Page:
If you have been putting off buying a house, flat or apartment to live in because you reckon property prices might fall, I have some very bad news. You have forgone a substantial amount of money.
Many people have been caught out waiting for the property prices to ‘dip, ‘fall’ or even ‘crash’ and as a result have cost themselves a tens, if not hundreds, of thousands a dollars.
If you live in Sydney and, for arguments sake, three years ago you were poised to buy a $600,000 property but held off because you heard someone saying prices were about to fall, the financial pain is extreme.
Today, with Sydney dwelling prices having lifted sharply over the past three years, that property would be worth around $920,000, delivering a tax-free $320,000 increase in your wealth.
If you had borrowed 80 per cent of the value of that property (that is $480,000) and not even paid one cent off the principle, your leverage on the property would have dropped form 80 per cent to just over 50 per cent.
In those three years, if your household income increased by a very modest 3 per cent per annum, you would be earning around almost 10 per cent more.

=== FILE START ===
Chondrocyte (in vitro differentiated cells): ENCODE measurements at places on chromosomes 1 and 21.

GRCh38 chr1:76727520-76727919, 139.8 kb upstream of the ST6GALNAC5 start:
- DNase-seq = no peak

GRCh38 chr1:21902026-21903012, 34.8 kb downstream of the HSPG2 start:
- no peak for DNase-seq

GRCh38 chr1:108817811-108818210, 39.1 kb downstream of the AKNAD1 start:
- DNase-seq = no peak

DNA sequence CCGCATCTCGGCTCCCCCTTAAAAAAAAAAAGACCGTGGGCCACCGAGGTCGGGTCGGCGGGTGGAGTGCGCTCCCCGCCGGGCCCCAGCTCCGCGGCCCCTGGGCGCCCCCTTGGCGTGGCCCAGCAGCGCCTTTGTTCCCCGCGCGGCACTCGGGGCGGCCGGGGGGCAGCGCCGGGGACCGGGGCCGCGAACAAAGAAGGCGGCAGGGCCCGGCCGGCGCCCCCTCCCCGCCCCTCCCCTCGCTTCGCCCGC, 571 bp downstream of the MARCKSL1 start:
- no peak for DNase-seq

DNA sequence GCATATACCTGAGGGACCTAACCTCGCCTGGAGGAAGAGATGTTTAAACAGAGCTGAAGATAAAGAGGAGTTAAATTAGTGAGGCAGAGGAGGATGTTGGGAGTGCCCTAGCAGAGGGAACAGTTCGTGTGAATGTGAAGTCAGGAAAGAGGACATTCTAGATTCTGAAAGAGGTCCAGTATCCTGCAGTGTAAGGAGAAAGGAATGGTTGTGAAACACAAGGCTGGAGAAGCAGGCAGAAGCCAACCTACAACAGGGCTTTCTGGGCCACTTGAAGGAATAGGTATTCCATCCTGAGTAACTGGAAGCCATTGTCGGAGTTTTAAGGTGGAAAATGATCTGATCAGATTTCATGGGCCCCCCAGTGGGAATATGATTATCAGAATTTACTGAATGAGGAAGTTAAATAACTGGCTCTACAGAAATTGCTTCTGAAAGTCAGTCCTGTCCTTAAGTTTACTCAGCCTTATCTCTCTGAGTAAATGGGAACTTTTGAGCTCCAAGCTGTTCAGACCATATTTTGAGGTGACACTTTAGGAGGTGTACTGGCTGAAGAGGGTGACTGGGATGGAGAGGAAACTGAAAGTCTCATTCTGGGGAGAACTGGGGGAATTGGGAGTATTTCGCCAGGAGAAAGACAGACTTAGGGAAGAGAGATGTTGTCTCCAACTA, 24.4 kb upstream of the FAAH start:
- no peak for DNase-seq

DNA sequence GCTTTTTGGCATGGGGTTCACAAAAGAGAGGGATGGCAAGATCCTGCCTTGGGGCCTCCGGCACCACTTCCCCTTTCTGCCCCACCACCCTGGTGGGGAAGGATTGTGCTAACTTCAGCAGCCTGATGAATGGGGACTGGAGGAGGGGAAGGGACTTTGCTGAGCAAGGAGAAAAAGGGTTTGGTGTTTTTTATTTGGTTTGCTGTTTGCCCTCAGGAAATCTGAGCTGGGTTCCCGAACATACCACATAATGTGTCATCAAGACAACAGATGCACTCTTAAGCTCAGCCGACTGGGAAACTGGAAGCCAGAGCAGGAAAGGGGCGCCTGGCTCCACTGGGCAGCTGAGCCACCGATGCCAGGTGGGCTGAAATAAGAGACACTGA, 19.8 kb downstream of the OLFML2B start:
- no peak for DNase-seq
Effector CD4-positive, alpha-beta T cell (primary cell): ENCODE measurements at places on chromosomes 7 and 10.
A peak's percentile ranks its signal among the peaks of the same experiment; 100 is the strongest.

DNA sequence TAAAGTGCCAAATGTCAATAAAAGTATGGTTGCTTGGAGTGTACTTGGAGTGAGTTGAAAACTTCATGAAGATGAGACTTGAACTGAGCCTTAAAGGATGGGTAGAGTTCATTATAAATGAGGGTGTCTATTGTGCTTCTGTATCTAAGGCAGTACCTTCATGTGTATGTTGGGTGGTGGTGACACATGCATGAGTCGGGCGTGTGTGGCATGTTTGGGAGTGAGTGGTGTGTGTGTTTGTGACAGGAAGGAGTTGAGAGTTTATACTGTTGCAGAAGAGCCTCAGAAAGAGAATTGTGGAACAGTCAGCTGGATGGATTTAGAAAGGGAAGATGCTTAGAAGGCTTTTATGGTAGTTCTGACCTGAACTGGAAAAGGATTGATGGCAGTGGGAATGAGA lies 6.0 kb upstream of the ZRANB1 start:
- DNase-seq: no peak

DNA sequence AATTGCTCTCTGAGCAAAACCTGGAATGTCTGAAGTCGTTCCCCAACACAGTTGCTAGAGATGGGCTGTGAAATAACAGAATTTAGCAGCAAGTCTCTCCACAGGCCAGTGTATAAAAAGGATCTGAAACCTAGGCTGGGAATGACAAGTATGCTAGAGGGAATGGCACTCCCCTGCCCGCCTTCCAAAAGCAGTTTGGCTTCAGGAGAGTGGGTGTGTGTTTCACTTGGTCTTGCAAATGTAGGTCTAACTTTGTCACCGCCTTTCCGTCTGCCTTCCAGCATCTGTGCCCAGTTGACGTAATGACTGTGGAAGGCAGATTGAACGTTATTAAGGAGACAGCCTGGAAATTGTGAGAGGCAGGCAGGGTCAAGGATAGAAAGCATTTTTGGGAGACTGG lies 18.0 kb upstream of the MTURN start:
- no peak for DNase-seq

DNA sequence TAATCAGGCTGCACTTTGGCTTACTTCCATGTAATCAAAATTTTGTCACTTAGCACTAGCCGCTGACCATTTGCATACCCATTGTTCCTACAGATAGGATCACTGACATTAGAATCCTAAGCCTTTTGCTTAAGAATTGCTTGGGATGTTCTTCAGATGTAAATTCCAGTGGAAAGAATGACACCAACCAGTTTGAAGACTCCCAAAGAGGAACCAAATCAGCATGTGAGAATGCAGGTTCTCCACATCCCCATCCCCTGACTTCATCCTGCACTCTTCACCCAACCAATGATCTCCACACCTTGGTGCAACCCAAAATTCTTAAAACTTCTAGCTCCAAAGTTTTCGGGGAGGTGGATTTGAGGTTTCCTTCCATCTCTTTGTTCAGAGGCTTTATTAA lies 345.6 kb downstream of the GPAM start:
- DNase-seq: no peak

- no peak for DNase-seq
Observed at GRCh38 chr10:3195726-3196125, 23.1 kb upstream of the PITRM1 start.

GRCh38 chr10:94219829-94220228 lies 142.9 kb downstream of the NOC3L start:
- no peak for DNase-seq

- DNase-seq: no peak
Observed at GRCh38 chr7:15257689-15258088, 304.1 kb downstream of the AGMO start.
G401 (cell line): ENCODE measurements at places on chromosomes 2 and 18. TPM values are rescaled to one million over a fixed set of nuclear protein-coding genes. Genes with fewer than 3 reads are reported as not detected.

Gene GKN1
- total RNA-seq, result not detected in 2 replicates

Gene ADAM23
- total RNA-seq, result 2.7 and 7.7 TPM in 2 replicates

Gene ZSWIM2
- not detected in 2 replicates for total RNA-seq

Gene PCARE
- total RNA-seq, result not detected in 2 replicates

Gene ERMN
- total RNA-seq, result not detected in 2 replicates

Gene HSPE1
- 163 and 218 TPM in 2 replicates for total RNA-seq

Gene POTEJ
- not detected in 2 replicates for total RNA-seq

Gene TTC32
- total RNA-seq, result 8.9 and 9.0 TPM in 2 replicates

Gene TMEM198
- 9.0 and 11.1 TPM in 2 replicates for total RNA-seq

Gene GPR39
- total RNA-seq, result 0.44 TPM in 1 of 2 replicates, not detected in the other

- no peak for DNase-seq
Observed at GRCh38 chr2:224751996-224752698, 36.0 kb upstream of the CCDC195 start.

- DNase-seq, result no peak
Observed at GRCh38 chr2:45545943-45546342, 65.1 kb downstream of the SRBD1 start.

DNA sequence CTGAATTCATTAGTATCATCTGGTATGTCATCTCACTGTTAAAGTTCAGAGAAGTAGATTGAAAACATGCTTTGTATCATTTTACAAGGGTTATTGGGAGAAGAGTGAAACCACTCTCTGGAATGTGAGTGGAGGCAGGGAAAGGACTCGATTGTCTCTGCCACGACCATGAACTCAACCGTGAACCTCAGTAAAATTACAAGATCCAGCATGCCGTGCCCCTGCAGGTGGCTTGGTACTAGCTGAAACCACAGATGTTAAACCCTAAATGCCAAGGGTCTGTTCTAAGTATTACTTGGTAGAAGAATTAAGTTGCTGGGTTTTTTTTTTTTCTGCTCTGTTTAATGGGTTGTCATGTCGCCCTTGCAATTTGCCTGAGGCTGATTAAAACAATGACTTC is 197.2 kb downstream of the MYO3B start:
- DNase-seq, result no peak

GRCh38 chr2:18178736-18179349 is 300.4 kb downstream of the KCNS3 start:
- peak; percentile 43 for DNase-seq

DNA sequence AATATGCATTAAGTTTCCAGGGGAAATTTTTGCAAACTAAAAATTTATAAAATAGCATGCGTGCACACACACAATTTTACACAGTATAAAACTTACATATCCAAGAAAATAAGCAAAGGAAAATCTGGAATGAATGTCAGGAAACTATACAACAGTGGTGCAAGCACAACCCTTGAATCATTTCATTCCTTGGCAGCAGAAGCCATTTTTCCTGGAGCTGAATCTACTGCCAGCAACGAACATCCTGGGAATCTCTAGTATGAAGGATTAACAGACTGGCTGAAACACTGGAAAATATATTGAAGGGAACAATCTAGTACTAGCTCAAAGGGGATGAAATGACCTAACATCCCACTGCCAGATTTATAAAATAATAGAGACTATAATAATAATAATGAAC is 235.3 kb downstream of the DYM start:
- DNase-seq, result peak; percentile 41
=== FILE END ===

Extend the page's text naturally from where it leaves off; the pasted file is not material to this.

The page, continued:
You would be sitting pretty.
In other cities, including Canberra, Hobart, Darwin and Adelaide, where house price growth has lagged the Sydney boom conditions, a $450,000 property three years ago is approximately $35,000 to $50,000 more valuable today. Not bad for an investment you can live in.
With an even longer 10 year time frame, house prices are up 99 per cent in Darwin, 97 per cent in Melbourne, 90 per cent in Sydney, 70 per cent in Perth, 57 per cent in Adelaide and Brisbane, 54 per cent in Canberra and 38 per cent in Hobart.
For the house you live in, these are quite fantastic tax-free returns setting you up for life.
Over such a timeframe, the cost of waiting for a price dip to buy your property has been very costly.
For many years, there have been a range of house price pessimists who have been fanatical with their pessimism about the “looming price crash”.
They have gained a high media profile as they continuously forecast a collapse in house prices, if not in 2005, then in 2010, 2013 and again today.
If it isn’t the price of the house itself, it is the level of debt, new banking rules or a glut of building that are among the issues that these extremists will lead to housing ruin.
Their humiliatingly poor forecasts have not stopped the media giving them high profile coverage when they re-release their tired and failed forecasts again and again.
Unfortunately, the snake-oil from the proponents of a house price crash in Australia has been swallowed by some potential dwelling purchasers.